Trump is accused by Kalili of being a direct threat to the democracy of the United States, because he exhibits populist tendencies.  While the democratic republic of the United States is, indeed, undergoing a difficult shakeup, Donald J. Trump is far from the epicenter.  Moreover, the concerns that Trump’s exhibition of so-called “populism” threatens the democracy he currently leads are wildly overblown.  Call it what you want, but Donald Trump plainly exhibits characteristics of a good politician.  Hillary Clinton tried to rally support by painting Trump as an oppressor of women, and his supporters as a “basket of deplorables.”  Similarly, Trump rallied support by exposing vast corruption within the government and the press (tremendous threats to democracy), belaboring the ways in which the US was being economically mistreated by other countries, and adopting an attitude of patriotism and putting America first.  Trump’s pungent and boisterous manner has offended many, and his lack of humility sometimes triggers embarrassment; he is far from a moral role-model and is often flat-out wrong about things.  However, critics’ festering aversion to the mannerisms of the president and the endless pouting from those who will not accept the results of the 2016 election have grown way out of proportion and caused a miscalculation — the forest has been overlooked for the trees. The negative aspects of Trump’s presidency are not the causes of democratic erosion, but symptoms!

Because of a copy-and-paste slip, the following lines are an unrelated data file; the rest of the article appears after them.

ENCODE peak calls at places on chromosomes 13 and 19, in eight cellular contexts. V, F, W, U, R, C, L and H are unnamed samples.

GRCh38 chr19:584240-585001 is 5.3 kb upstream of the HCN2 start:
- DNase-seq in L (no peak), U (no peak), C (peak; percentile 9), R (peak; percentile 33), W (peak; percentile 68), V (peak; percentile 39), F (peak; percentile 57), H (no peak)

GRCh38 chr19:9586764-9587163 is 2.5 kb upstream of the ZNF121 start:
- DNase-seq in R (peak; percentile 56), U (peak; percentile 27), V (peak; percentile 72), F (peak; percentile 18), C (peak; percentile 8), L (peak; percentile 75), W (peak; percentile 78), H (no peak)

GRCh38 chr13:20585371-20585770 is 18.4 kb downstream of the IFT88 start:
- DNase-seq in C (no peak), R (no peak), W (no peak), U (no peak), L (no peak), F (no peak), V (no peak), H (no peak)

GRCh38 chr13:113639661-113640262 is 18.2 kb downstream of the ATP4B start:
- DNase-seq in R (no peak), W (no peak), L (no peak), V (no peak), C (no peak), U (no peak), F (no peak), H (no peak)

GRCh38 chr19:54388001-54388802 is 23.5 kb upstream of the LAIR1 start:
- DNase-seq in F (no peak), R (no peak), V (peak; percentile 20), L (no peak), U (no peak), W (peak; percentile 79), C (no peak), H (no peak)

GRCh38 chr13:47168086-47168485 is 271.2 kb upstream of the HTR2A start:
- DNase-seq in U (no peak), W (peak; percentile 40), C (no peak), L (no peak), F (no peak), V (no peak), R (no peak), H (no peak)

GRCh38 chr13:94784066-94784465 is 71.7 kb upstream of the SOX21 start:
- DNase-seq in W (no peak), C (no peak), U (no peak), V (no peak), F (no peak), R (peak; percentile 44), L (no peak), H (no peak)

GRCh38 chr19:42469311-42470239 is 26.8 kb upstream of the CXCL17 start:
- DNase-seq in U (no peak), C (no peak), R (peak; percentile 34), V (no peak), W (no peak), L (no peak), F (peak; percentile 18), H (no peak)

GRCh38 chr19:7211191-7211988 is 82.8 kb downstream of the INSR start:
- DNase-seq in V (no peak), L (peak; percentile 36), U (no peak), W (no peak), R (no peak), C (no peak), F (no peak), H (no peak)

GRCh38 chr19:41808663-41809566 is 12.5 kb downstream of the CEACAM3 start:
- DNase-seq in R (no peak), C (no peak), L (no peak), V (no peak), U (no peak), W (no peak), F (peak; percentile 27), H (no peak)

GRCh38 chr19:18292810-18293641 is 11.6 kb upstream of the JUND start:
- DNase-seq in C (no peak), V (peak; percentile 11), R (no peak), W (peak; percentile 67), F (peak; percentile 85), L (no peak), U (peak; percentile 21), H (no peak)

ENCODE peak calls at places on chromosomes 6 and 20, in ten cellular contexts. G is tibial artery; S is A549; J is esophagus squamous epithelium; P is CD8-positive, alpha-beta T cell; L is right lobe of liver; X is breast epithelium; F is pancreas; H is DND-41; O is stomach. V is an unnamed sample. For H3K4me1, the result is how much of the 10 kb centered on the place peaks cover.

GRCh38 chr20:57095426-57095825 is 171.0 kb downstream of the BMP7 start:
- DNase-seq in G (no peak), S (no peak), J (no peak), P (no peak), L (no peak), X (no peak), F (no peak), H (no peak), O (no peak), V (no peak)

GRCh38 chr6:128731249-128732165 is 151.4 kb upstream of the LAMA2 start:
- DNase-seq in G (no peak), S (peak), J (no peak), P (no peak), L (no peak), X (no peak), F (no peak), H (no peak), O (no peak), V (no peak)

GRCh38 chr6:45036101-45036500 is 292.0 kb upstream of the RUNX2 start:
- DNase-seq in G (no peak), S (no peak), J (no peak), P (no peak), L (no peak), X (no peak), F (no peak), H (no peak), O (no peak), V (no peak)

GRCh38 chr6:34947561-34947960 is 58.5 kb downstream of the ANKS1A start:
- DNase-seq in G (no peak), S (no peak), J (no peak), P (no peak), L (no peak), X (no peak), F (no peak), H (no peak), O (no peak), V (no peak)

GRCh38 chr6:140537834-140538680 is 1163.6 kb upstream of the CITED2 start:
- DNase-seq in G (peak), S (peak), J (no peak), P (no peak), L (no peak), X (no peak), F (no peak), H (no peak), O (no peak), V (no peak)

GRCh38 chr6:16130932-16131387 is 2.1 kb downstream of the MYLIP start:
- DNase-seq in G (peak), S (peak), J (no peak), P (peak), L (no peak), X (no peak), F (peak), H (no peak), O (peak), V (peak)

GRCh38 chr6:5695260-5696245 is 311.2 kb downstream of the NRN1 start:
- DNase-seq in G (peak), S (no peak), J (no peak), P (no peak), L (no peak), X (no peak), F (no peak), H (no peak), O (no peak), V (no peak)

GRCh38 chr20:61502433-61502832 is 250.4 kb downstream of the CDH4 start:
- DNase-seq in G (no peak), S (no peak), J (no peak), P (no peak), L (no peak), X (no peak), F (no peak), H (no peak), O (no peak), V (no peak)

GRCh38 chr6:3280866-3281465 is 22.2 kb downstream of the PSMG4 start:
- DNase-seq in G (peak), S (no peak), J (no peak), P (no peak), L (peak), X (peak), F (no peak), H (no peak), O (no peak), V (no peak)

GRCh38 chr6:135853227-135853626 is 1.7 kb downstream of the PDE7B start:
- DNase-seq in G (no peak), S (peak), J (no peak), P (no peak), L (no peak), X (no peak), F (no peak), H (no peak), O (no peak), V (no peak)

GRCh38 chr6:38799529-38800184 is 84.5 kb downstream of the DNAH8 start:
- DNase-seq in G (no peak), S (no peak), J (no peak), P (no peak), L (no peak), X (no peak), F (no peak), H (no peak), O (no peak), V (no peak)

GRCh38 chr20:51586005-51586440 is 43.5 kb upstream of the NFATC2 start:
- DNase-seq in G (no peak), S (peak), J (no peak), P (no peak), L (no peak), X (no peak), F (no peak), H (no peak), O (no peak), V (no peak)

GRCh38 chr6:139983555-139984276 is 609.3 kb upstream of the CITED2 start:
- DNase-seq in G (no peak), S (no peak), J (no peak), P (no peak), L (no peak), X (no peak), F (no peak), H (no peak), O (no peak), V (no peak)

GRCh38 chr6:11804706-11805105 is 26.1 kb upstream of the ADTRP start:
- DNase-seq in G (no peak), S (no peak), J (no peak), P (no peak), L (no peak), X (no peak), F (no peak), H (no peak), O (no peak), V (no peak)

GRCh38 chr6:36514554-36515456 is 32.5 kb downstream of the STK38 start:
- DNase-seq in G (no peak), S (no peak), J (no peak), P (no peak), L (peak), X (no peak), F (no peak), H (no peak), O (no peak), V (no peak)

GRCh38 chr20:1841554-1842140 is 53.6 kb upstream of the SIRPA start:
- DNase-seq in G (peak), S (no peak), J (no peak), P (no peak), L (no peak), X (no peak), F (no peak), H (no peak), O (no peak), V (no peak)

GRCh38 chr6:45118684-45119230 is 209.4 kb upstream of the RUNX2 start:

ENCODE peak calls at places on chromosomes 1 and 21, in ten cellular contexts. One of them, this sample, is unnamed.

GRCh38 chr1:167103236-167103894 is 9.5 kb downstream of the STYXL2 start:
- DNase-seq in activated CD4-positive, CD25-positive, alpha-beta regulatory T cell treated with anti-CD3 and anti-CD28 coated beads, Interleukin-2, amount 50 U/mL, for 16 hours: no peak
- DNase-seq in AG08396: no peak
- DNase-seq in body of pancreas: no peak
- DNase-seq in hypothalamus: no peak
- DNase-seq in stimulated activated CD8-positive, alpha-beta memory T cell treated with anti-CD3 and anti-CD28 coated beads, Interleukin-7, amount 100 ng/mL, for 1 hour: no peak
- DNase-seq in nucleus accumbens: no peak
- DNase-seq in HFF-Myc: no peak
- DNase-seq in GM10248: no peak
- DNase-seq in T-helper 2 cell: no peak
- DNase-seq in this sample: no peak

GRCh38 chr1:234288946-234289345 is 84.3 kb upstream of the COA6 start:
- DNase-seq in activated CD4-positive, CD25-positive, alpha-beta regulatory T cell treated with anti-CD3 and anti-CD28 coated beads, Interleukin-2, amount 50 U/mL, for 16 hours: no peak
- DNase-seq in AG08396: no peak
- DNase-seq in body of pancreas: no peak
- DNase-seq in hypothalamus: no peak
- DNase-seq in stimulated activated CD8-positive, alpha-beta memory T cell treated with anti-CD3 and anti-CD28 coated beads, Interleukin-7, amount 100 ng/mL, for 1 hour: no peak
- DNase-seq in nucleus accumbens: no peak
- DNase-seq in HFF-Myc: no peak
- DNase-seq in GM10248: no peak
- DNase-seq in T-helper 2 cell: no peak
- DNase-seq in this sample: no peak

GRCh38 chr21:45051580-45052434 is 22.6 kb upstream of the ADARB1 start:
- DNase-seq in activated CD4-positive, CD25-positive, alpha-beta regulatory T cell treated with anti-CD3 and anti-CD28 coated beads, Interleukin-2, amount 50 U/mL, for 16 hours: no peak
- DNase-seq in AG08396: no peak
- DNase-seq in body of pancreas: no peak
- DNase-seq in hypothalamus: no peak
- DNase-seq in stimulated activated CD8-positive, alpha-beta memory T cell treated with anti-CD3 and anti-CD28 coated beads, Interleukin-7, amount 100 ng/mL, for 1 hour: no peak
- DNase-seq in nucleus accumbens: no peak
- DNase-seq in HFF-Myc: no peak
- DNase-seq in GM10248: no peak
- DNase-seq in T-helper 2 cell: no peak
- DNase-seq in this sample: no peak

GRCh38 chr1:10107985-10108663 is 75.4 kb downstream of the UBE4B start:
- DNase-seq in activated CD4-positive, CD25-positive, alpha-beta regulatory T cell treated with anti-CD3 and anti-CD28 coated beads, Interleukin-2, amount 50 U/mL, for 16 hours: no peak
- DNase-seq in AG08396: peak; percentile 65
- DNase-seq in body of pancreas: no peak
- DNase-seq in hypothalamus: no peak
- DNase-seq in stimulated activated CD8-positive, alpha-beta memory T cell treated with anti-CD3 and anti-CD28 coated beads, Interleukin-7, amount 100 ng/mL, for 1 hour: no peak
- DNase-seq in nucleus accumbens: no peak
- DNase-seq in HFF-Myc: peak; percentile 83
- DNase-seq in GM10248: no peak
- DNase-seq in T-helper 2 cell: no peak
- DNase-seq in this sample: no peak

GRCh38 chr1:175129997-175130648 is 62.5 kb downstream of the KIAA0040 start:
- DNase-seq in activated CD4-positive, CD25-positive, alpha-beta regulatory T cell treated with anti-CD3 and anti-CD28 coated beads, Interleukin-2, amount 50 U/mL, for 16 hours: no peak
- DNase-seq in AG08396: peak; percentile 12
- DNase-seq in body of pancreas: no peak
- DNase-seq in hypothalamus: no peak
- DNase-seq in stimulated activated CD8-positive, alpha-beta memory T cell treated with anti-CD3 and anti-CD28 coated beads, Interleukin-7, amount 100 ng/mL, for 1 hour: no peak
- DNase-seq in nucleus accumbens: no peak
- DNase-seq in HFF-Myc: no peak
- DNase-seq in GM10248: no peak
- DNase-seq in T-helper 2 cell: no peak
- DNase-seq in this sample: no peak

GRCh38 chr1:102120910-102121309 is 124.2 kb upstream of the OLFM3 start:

The actions of the current president have received an unprecedented amount of negative criticism, and it is out of control. There are reporters whose jobs, at this point, consist solely of picking apart his latest action (whether it be declaring a national emergency or ordering an extra scoop of ice cream at dinner when nobody else thought to do so). Not only does this unnecessary amount of negative press divide our nation, eroding its democracy further by promoting disunity, but it also misses the point entirely. The reason politicians of late have exhibited qualities labeled “populist” is because the electorate they are campaigning for the votes of is more divided than it has ever been. Deep moral issues now divide the populace — issues on which compromise is not an option. One side holds the view that killing babies (or “fetuses”) is an acceptable practice, and the other considers the idea unthinkable. One side believes that surrendering the Second Amendment and allowing only the government and those rich enough to hire private security to have access to “military grade” weapons are necessary to stop mass shootings, while the other believes that further infringement on the Second Amendment will lead to genocide and spell the death of democracy for future generations of Americans. There are no compromises on such deep and moral issues, and it is this lack of compromise that has been sand in the gears of the US democracy. Trump is not a destroyer of democracy, but the operator of a wounded machine that is running too hot, with too much friction in its workings and between its parts.